Paraquat linked to increased rates of Parkinson’s disease
Paraquat dichloride (a.k.a. “paraquat”) is the most common brand of herbicide in the United States. Also referred to as Gramoxone, Paraquat is a chemical pesticide used to kill leaves that it comes into contact with. Applied as a spray, it has been used to clear fields before planting in United States commercial farming and agriculture since the 1960s. Applicators typically spray it on commercial crops such as corn, soy and cotton.
Paraquat is extremely toxic and harmful to humans. Ingesting as little as one sip of paraquat can kill you. Manufacturers mix paraquat with blue dye so that it is not confused with a food product. The U.S. Environmental Protection Agency (“EPA”) classifies paraquat as a restricted use pesticide, meaning only certified pesticide applicators can use it. To be a certified pesticide applicator, a person must take an EPA-approved training and examination, and continue to be regulated by the state where they acquire and apply paraquat. Once certified, the individual becomes a “commercially licensed applicator.” Unfortunately, commercially licensed applicators of paraquat are “the most at risk for exposure.”
Exposure can incur by ingestion, inhalation, and skin exposure. Safety measures exist to prevent accidental ingestion, direct inhalation, and/or exposure while mixing and applying. Unfortunately, the commercially licensed applicators and those who work with them (including groundskeepers, farmers, growers, pickers, and other agricultural workers), are exposed to paraquat residue on their clothes, skin, and hair. They are also exposed to mist drift when the wind changes while they are applying the pesticide.
Multiple scientific studies have linked repeated exposure to paraquat in low doses to the development of Parkinson’s disease. Parkinson’s disease effects the human neurological system. Individuals diagnosed with Parkinson’s disease often experience reduced control over their fine motor skills. As a result, tremors, loss of balance and coordination, slower movement, and rigid limbs are all associated with this devastating disease. Unlike other neurodegenerative diseases, the genetic cause of Parkinson’s is not completely clear and thought to be low. However, the link between Parkinson’s and exposure to pesticides such as Paraquat has been demonstrated through numerous scientific studies. “People who used [paraquat] developed Parkinson’s disease approximately 2.5 times more often than non-users.”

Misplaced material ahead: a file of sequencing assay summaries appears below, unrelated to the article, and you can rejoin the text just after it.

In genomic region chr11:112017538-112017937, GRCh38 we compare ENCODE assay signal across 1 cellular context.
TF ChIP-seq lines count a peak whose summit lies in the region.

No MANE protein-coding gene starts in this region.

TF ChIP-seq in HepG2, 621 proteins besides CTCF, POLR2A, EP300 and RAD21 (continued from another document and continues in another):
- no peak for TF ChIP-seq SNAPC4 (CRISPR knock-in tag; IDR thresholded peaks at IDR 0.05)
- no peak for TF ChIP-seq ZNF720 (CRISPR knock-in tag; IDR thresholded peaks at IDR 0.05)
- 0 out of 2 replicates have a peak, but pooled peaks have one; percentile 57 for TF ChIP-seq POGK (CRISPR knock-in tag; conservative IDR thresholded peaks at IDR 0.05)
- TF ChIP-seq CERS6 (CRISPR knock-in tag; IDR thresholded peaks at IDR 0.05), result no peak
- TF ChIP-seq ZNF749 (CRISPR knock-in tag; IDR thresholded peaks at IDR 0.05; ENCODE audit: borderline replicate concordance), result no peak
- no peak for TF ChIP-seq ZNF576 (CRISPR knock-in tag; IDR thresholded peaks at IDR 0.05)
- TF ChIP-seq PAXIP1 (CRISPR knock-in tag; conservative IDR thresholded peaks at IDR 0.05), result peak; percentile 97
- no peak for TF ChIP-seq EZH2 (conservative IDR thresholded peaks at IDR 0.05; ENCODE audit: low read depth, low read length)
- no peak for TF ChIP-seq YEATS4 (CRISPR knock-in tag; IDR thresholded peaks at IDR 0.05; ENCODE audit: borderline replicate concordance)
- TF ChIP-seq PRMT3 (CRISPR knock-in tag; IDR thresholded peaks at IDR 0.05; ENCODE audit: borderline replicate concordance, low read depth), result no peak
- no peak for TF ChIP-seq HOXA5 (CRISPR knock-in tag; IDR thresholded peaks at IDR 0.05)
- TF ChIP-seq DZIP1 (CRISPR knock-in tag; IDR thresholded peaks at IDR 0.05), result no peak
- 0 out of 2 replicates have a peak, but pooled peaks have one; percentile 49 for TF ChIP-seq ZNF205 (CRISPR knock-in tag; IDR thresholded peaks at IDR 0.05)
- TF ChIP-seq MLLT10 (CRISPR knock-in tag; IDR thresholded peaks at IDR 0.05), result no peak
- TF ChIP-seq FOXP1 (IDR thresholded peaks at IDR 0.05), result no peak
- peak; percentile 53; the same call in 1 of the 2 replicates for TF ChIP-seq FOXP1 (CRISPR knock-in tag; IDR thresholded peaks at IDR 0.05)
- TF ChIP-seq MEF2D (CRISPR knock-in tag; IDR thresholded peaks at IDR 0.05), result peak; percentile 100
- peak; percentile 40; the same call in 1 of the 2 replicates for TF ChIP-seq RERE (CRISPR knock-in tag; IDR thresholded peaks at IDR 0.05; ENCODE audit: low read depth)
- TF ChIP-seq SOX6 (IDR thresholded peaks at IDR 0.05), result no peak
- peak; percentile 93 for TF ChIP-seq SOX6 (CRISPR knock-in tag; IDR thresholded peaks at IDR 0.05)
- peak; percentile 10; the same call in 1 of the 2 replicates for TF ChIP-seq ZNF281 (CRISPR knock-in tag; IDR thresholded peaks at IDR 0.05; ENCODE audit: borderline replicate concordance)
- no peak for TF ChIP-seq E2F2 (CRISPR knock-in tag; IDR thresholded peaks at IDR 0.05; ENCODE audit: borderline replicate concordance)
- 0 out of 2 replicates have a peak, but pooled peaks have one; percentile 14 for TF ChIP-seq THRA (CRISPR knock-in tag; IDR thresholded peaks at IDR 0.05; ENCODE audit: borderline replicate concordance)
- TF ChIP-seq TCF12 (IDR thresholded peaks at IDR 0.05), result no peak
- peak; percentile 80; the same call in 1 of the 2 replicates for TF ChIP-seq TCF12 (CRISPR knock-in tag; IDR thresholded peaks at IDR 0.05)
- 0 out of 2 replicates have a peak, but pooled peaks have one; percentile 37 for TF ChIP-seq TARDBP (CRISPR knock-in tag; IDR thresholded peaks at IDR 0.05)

Commercially licensed applicators and other agricultural workers exposed to smaller amounts of the chemical over a long period may not manifest symptoms for years. Many commercially licensed applicators and other agricultural workers who have been exposed to Paraquat and later developed Parkinson’s disease are filing lawsuits against the manufacturers. If you or a loved one was exposed to paraquat and developed Parkinson’s disease, you should seek legal advice on your rights.
Believe you were affected? Contact our Paraquat attorneys.